Monthly Archive for: ‘November, 2018’

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As I sit here on a windy…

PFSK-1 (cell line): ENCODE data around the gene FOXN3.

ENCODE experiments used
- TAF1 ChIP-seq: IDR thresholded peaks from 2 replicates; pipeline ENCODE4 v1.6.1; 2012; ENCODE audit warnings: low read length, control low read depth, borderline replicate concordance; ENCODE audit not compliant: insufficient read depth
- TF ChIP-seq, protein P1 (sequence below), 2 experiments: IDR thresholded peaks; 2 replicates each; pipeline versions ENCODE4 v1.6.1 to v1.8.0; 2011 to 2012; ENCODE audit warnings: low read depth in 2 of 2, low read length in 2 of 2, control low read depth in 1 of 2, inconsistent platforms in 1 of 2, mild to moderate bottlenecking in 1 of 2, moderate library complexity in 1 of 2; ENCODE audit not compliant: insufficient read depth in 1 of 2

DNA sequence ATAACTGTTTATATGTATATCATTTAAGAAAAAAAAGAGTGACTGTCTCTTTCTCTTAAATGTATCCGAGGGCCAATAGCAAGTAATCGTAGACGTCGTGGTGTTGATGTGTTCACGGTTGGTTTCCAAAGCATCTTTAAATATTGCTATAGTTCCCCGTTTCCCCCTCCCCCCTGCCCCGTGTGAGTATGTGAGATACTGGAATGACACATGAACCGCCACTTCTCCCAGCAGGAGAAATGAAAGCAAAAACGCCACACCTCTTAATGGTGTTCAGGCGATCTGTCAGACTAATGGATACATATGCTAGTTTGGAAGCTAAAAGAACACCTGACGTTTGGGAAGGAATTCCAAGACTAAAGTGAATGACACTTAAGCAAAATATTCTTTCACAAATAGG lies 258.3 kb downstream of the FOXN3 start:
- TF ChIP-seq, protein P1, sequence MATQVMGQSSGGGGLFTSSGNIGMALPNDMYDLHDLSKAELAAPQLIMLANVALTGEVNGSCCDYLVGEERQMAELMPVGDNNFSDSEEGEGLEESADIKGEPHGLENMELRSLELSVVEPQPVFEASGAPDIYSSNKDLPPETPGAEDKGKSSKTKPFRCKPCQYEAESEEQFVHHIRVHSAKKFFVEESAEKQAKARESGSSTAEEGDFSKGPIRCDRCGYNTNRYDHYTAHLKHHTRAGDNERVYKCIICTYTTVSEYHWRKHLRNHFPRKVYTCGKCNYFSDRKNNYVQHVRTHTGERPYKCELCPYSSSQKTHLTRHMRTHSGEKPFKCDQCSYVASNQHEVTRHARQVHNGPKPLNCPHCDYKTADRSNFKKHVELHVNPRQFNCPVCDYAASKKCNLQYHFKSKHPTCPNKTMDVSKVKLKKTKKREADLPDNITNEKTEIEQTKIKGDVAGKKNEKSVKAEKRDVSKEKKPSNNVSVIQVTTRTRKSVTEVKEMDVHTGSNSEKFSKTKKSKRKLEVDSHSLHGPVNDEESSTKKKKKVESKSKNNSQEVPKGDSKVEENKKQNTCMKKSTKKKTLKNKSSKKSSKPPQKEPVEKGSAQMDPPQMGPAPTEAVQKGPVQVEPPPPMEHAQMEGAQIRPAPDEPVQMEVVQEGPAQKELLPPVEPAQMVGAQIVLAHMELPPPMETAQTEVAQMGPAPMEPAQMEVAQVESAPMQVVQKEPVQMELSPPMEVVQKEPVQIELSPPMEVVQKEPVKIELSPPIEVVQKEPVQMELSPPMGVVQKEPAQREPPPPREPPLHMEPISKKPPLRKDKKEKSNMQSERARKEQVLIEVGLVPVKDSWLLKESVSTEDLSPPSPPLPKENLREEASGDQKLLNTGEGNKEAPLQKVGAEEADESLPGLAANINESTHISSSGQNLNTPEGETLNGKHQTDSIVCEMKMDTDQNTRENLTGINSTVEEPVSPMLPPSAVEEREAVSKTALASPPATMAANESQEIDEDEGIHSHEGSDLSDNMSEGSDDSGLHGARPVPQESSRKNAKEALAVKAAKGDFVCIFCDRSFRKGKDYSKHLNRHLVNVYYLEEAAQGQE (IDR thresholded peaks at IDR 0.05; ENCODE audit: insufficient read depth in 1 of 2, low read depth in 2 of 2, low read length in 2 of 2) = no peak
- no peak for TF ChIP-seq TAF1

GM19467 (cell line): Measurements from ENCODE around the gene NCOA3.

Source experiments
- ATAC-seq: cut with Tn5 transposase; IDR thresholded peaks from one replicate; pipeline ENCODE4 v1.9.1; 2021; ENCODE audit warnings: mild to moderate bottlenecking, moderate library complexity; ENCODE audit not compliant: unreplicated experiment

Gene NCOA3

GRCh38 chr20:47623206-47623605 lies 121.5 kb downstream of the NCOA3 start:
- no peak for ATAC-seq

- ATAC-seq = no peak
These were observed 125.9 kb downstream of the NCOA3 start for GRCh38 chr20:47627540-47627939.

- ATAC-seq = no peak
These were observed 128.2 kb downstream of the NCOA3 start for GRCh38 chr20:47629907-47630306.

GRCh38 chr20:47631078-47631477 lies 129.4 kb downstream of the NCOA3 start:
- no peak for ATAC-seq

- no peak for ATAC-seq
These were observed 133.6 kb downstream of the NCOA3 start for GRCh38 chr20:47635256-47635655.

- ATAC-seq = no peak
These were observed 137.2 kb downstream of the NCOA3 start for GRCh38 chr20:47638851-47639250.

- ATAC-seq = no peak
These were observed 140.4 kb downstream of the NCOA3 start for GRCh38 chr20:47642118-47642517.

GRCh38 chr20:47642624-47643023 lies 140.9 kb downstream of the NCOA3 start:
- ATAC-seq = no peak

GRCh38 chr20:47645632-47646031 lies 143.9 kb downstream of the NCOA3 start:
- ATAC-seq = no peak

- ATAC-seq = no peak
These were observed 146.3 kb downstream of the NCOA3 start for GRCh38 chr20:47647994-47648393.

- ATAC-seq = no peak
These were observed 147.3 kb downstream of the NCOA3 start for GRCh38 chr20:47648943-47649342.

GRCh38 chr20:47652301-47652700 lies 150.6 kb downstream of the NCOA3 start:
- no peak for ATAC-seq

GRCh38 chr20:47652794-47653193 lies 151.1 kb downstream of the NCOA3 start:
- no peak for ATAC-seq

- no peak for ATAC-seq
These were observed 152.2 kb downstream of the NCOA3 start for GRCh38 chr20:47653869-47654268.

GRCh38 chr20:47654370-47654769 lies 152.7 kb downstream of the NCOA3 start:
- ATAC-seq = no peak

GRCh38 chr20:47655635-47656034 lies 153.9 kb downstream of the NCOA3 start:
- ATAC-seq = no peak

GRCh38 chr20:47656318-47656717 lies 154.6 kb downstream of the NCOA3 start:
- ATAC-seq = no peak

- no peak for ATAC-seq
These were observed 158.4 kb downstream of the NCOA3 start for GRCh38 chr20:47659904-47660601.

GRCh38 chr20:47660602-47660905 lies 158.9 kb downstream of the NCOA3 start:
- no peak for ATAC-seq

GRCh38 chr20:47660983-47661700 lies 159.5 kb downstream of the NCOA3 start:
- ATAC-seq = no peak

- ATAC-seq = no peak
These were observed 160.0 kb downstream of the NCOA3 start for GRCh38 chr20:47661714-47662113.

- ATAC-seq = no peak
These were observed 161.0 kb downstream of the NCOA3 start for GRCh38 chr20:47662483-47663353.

As I sit here on a windy November day, filling out my ballot for the midterm election, I find myself lost in thought, reflecting on the year past, the experiences had, and the murky vision of the future…my future, your future…my kids’ and your kids’ futures…our individual and collective futures. For me, it’s been a typically busy year, with travels across the country and the globe. I’ve been fortunate to visit old haunts and new locales, to sip tea with old friends and break bread with new ones. I sat with a Catholic nun in rural Guatemala and walked with an imam toward the Bishkek Central Mosque. I laughed and sipped chiyaa with an 80 year old sadhu in Kathmandu and talked over plates of ugali with Pentecostal preachers and community workers in Kenya. I’ve sipped coffee and nibbled a donut with Trumpers in Evergreen and had beers with Berners in Boulder, sharing conversation about that which unites us rather than that which divides. I’ve sat with my friend Luis – an undocumented Mexican who’s been a hard working, dedicated member of our society for 25 years – discussing the state of our world and the futures of our children; I’ve done the same with my friend Kelemu – who spent 14 years in Kakuma Refugee Camp before finally getting permission to come to the USA with his daughter – and works harder and longer and with more dedication than most, happy to be here and contribute to the fabric of our country. In all these travels and conversations and experiences, the commonality throughout has been simple, profound, and abjectly obvious: there is far more than unites us all than that which divides. The nun and the imam, the sadhu and the preachers, Luis and Kelemu, the Trumpers and the Berners and me…at the end of the day we all want the same essentials: a better tomorrow for ourselves and our families, the chance for a future of promise and opportunity, a life and a world with less war and conflict. But none of that is visible unless we are willing to drop the veil of partisan rancor, to abandon false division based on melanin or faith or flag, and instead open our minds and our hearts to the reality that we all breath the same, (continued in comments)

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